Frogs vs. Humans
When the Government Chooses Nature
When given the choice between $34 million and frogs, it seems safe to assume that most people would take the money. But Adam Liptak’s recent New York Times article exposes how dusky gopher frogs are playing an important role in the United States’ constant race for valuable property acquisition. In the Supreme Court case Weyerhaeuser Co. v. United States Fish and Wildlife Service, Louisiana landowners hoping to profit from their land clash with the government’s environmentalist objective to protect the dusky gopher frog’s habitat. The court is hearing this case because the landowners have sued the United States Fish and Wildlife Service on the economic grounds that the land, if developed, would be worth $34 million. This case, Weyerhaeuser Co. v. United States Fish and Wildlife Service, demonstrates an unequivocal clash between groups upholding cornucopian vs. ecocentric values. In this paper, I will summarize the key aspects of the case, then define the clashing stakeholders and expound how they express their values within the case. Next, I will compare this recent case to an older one that demonstrates the same conflict of values, and then I will conclude the paper with the implications of this specific environmental value controversy.
Back in 2012, the United States government ordered for the preservation of a Louisiana private property in an effort to conserve the dusky gopher frog species. This rule has infuriated the landowners who were hoping to profit from their highly valuable properties. Despite the landowners’ lawsuit against the Fish and Wildlife Service, the government is still upholding the Endangered Species Act’s requirement that the property be protected as a “critical habitat” for these animals. Scientific reports from the United States Fish and Wildlife Service show no indication that dusky gopher frogs currently inhabit the land, as its conditions are less than ideal for the species. But according to the Endangered Species Act, “critical habitats” are also “‘areas outside the geographical area occupied by the species’ that are determined to be ‘essential for the conservation of the species’” (United States Supreme Court 2017, 17-71, 17-74). The frogs’ absence from their property is frustrating for the landowners because– the way they see it– the only thing stopping them from profiting is the government’s leaning towards the unpredictable possibility that a species of frog may want to live on their property sometime in the future.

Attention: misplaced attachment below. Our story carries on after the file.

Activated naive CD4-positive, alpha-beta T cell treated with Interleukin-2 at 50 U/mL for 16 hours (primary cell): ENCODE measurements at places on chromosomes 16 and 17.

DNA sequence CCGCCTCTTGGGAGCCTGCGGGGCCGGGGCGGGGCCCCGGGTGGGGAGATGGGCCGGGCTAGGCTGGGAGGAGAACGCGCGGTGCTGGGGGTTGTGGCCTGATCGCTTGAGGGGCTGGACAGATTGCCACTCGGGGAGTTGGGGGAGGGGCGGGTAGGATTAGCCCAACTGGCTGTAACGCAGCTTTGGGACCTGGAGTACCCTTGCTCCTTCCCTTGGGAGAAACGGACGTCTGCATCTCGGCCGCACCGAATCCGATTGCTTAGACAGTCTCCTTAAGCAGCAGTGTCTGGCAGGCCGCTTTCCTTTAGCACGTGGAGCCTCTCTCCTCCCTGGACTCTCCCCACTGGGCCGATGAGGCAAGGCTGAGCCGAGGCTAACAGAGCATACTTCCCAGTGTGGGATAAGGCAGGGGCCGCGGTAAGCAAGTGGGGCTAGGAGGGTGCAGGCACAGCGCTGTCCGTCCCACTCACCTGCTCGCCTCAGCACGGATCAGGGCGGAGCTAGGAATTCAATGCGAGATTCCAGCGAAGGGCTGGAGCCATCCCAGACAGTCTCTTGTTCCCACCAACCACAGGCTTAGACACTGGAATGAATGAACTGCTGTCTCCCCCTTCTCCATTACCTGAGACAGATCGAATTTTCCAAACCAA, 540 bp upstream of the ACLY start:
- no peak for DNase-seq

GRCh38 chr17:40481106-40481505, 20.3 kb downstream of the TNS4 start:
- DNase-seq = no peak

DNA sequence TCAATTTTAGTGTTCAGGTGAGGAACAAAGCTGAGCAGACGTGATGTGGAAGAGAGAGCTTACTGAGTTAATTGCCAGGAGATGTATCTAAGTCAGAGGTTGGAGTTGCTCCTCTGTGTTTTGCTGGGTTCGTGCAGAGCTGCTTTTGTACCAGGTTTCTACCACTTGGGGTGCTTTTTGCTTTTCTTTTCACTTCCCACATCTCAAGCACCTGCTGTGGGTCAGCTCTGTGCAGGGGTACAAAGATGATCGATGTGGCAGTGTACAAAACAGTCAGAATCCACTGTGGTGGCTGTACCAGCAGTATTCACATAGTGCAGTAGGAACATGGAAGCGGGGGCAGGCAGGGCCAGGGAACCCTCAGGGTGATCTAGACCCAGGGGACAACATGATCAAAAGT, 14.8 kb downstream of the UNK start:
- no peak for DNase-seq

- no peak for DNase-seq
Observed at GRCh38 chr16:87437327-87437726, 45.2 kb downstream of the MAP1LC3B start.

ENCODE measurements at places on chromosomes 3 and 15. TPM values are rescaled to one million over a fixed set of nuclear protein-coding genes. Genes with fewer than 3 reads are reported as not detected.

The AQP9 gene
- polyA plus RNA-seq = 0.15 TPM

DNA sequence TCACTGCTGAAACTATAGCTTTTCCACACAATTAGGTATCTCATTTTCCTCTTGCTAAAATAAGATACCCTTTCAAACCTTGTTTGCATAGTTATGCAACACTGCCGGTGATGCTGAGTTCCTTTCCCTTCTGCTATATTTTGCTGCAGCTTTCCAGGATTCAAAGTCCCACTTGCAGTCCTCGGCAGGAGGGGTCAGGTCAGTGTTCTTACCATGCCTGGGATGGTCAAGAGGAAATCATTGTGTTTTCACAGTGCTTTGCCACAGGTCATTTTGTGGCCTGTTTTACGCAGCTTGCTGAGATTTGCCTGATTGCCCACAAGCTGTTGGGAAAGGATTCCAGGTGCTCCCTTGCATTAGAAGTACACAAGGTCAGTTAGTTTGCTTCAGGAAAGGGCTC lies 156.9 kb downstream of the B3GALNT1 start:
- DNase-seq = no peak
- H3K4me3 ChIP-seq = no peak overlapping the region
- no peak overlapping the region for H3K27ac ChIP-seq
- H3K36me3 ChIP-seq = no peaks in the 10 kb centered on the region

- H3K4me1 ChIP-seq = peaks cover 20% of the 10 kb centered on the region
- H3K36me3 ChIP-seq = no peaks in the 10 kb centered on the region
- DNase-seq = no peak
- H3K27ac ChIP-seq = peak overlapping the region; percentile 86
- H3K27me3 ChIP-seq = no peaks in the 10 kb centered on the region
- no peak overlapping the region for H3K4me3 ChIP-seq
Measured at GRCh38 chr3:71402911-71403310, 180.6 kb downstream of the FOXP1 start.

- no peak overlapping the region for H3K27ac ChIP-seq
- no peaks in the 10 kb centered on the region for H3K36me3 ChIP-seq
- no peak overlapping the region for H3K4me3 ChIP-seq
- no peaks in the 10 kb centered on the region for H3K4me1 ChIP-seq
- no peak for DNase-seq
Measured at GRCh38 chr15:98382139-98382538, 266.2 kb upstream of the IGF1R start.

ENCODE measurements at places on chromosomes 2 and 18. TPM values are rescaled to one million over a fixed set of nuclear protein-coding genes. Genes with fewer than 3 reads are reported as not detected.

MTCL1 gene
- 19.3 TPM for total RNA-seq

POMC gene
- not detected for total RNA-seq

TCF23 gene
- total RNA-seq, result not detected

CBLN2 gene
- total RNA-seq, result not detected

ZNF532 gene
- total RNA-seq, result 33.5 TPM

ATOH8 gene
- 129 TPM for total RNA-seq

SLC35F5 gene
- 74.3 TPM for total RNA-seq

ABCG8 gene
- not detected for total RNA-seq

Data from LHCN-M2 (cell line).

According to Judith Layzer in her book The Environmental Case, cornucopians place more value on computable economic changes than they do on conserving biodiversity. And ecocentrists, in Carolyn Merchant’s (1992) framework, view natural conservation as a priority above any destructive human interests. Because it is impossible to demonstrate clear, numerical calculations for the Louisiana property’s biological importance, Weyerhaeuser Co. v. United States Fish and Wildlife Service demonstrates extreme manifestations of cornucopian and ecocentric values. The case’s property owners clearly hold cornucopian ideals because it is much easier to visualize the $34 million lost by not developing the property than it is to try and evaluate the intrinsic value of preserving the land for a species that has no significant effect on human populations. The number of frogs occupying the habitat is the only potentially measurable factor to demonstrate the land’s biological importance– and this number is currently zero. For these cornucopians, developing on the land is a no-brainer decision; this makes it difficult for them to try to understand the government’s ecocentric standpoint.